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    • 14/01/2020
    • Articles

    Advocate General Confirms Validity of EU Standard Contractual Clauses

    Advocate General Henrik Saugmandsgaard Øe recently delivered his opinion in the Facebook Ireland and Schrems case, (also known as the Schrems II case). The Advocate General states that the validity of the Commission Decision approving standard contractual clauses for the transfer of personal data (SCCs) cannot be called into question. At the same time, the Advocate General indicated that controllers and supervisory authorities have an obligation to suspend transfers on the basis of SCCs if the obligations contained in the clauses cannot be guaranteed under the laws of the data importer. Please click below for a short client memorandum on these guidelines.

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    • 14/01/2020
    • Articles

    OECD Makes Recommendations for Improvement of Performance-Based Managed Entry Agreements for Medicines

    The Organisation for Economic Co-operation and Development (“OECD”) published a health working paper (the “Paper”) authored by Martin Wenzl and Suzannah Chapman that offers recommendations for the use of performance-based managed entry agreements in OECD countries and EU Member States (see, attached). The Paper reflects the results of a review of managed entry agreements (“MEAs”) carried out in 2018 and 2019. MEAs are arrangements between healthcare payers and pharmaceutical firms that provide for the reimbursement of generally new health technologies, including medicines, while controlling the financial impact of that reimbursement and keeping price concessions confidential. These financial agreements are thus tools for achieving patient access to medicines while managing uncertainty. A further group of MEA’s, far less common than these purely financial agreements, are performance-based contracts. Both financial MEA’s and performance-based MEA’s can be assessed either at the level of individual patients or at that of a given population. The Paper indicates that the experience with performance-based MEA’s is both limited and mixed. This is in large part due to the dearth of available information as few countries have formally assessed their experience with performance-based MEA’s. The Paper therefore relies on limited public sources and a number of expert interviews. Only Belgium and Sweden had independent evaluations conducted by third parties. The tentative conclusion of the Paper is that performance-based MEA’s have made only a limited contribution towards reducing uncertainty regarding product performance. This is why the Paper makes recommendations for good practices that make it more likely for performance-based MEA’s to reach their objectives. These are: i. to use performance-based MEA’s strategically and in the wider context of information derived from the use of other instruments such as horizon-scanning; ii. to identify uncertainties and design the performance-based MEA’s to address such uncertainties; iii. to create a governance framework that ensures transparency of process and guarantees that results are actually acted upon; iv. to ensure an appropriate level of transparency of content, even though some parts of the MEA’s, such as prices, may have to remain confidential. The Paper points out that countries could benefit from sharing information but very little information is at present published or shared. Still, the Paper cites approvingly a number of collaborative initiatives of the European Medicines Agency such as the EU-wide framework on patient registries or the European Network of Centres for Pharmacoepidemiology and Pharmacovigilance.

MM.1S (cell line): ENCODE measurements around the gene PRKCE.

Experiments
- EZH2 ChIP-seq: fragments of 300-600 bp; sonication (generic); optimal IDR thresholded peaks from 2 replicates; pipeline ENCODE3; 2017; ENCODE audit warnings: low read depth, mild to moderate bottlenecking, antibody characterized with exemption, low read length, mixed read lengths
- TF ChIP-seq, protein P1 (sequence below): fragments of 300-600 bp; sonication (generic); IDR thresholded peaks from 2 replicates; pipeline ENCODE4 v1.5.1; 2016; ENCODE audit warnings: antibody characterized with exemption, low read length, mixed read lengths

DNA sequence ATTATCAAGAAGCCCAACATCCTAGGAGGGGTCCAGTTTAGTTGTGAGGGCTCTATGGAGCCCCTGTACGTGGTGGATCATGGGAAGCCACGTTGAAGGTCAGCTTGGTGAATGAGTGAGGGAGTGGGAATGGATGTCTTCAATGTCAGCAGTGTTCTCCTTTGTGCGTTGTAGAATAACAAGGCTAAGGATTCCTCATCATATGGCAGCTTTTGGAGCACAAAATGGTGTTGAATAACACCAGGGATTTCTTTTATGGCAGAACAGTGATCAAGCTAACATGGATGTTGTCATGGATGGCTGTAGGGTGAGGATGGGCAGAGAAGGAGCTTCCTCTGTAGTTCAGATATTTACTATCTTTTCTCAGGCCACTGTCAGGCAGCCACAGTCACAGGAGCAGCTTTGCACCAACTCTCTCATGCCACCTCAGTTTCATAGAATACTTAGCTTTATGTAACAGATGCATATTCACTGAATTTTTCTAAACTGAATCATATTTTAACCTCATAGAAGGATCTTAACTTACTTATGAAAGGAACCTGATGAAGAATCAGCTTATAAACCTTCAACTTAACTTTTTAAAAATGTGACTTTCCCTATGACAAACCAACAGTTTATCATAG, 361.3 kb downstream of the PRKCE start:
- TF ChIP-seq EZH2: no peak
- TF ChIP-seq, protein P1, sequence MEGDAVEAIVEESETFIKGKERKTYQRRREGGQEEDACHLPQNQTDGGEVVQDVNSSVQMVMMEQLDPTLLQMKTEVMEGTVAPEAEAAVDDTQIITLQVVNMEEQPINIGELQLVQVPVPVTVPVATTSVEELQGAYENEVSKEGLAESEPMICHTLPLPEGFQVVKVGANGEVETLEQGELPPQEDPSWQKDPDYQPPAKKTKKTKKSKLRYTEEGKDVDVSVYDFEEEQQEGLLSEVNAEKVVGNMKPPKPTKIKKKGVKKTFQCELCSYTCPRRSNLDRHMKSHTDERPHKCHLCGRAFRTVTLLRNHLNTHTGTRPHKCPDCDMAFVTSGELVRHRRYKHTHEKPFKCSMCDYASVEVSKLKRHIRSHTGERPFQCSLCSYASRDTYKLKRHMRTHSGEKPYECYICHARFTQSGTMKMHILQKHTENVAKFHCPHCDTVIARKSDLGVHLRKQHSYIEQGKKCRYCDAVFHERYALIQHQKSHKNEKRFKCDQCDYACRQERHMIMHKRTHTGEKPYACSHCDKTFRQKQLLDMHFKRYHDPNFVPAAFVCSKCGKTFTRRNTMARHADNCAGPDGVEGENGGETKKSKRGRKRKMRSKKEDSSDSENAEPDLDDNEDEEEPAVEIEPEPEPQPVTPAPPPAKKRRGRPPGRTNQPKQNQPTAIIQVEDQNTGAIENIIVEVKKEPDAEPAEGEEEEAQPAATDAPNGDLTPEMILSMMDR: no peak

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    • 13/01/2020
    • Newsletters

    VBB on Competition Law, Volume 2019, No. 12

    The December 2019 issue of our newsletter, VBB on Competition Law, which covers major developments in competition law at both the European Union and Member State levels.    Click below to view and download the issue

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    • 10/01/2020
    • Articles

    MEP Cindy Franssen Raises Important Questions Regarding Medicine Shortages in European Union